Good question. During the course, and in the days after, we’ve had many discussions about the value of this new system and if/how we will incorporate it into our current coffee evaluation programs. We generally agree that it is an improvement over the 2004 form and that some of the changes were long overdue; however, it is quite challenging to move away from a system that has been the industry standard for 20 years and is embedded in so much of what we do. Though we may not immediately adopt all its elements, our team is in agreement that the descriptive assessment can have an immediate impact on the way we assess value and in turn communicate that value to our customers. We plan to start by performing the assessment on all our coffees and using it as a way to better organize them into specific categories or “styles” using the CVA’s descriptive language and intensity scales. 

Eventually we will incorporate the data into our website and other marketing materials as a way to better communicate with our customers and help them home in on specific types of coffees that they may (or may not) want to try. In the long run, this data will help us better understand our customers’ preferences and will help inform our sourcing efforts and purchase decisions.

Putting it to the Test

Remember Dr. Mario Fernandez, who we discussed above? In addition to his work with the SCA and his critical role in developing the CVA program, Mario is also a long-time friend and collaborator. In their previous roles with the Coffee Quality Institute (CQI), he and Little City’s Joel Shuler worked closely to develop the Q Processing program, a multi-unit course designed to help learners deepen their theoretical knowledge of post-harvest processing methods, learn best practices, gain hands-on experience with quality control systems, and develop the skill sets necessary to achieve different flavor profiles through processing. Additionally, Mario’s family has a farm in Coatepec, Veracruz, Mexico called Finca Garabandal, which also happens to be the origin of this month’s featured microlot. Mario’s father, Mario Sr., was a legend in Coatepec and is believed to be one of the first growers in Mexico to produce the coveted Gesha variety for commercial sale. You can read more about Mario Sr. and the story behind his famous Gesha in our tribute from 2022, “In Memory of Mario Fernandez Sanchez.”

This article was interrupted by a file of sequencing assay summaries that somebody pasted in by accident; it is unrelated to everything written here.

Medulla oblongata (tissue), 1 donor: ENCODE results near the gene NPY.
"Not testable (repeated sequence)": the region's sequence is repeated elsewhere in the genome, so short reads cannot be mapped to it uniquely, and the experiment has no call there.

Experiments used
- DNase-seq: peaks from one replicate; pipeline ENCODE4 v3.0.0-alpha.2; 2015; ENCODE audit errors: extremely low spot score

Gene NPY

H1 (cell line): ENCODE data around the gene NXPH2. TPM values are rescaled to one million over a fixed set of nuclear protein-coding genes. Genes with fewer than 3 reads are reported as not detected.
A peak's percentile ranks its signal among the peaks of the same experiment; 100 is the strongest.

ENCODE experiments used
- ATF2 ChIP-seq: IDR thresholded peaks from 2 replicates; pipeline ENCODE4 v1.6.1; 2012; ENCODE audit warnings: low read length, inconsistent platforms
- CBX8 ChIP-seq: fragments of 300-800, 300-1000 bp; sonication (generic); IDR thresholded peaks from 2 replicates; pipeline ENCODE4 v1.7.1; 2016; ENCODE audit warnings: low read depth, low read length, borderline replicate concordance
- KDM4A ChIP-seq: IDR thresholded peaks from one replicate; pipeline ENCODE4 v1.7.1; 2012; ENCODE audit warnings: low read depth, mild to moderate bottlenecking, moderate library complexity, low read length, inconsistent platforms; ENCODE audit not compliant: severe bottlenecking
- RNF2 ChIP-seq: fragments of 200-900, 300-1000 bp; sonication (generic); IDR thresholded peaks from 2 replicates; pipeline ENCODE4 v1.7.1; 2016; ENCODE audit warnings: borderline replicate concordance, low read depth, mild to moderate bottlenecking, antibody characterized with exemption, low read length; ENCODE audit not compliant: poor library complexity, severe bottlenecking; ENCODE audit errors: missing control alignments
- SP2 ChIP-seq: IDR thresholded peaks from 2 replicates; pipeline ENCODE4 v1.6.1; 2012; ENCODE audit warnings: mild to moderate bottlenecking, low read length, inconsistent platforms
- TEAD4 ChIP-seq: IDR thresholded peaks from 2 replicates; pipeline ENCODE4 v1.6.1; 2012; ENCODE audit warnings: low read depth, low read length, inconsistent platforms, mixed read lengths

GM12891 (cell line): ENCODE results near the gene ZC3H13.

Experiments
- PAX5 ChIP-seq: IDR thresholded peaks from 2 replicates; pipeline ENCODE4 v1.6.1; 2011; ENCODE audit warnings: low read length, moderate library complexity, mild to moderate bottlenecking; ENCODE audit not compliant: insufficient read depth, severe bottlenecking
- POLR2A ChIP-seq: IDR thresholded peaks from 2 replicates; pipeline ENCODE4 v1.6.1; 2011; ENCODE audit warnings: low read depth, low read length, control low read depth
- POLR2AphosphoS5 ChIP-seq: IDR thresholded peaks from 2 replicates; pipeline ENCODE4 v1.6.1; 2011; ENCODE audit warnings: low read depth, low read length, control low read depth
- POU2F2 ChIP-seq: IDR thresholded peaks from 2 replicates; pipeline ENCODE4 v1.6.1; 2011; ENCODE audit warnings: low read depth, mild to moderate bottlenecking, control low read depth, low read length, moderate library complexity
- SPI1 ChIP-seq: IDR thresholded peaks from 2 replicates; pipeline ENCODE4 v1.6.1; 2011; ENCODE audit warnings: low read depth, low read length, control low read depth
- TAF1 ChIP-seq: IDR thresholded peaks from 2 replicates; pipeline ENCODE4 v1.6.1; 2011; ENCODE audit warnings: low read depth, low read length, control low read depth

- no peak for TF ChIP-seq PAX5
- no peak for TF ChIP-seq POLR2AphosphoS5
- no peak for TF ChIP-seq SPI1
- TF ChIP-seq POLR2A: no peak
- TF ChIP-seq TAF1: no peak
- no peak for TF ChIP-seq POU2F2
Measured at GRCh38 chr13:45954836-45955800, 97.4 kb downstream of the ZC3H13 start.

The late great Mario Fernandez Sanchez at Finca Garabandal, Februay 2022

Given our excitement about the recent CVA course, our relationship with the Fernandez family, and our upcoming annual trip to Veracruz, we thought it would be fun and appropriate to make Red Honey Gesha from Garabandal our first official in-house CVA assessment. Below is a visual representation of our results and our first attempt at communicating our findings. Based on the descriptive assesment, the consensus was that Garabandal is exceedingly aromatic and floral with a bright and sweet citrus fruit acidity and a delicate, tea-like mouthfeel.

Would you find this information helpful in choosing future coffees to try at home? We’d love to hear from you and will be sending out a survey and copies of the CVA forms to our microlot subscribers so you can try out the system and give us your feedback. We hope this will be the beginning of a new and transparent information exchange that will help us all better understand what we value both as individuals and as a coffee community.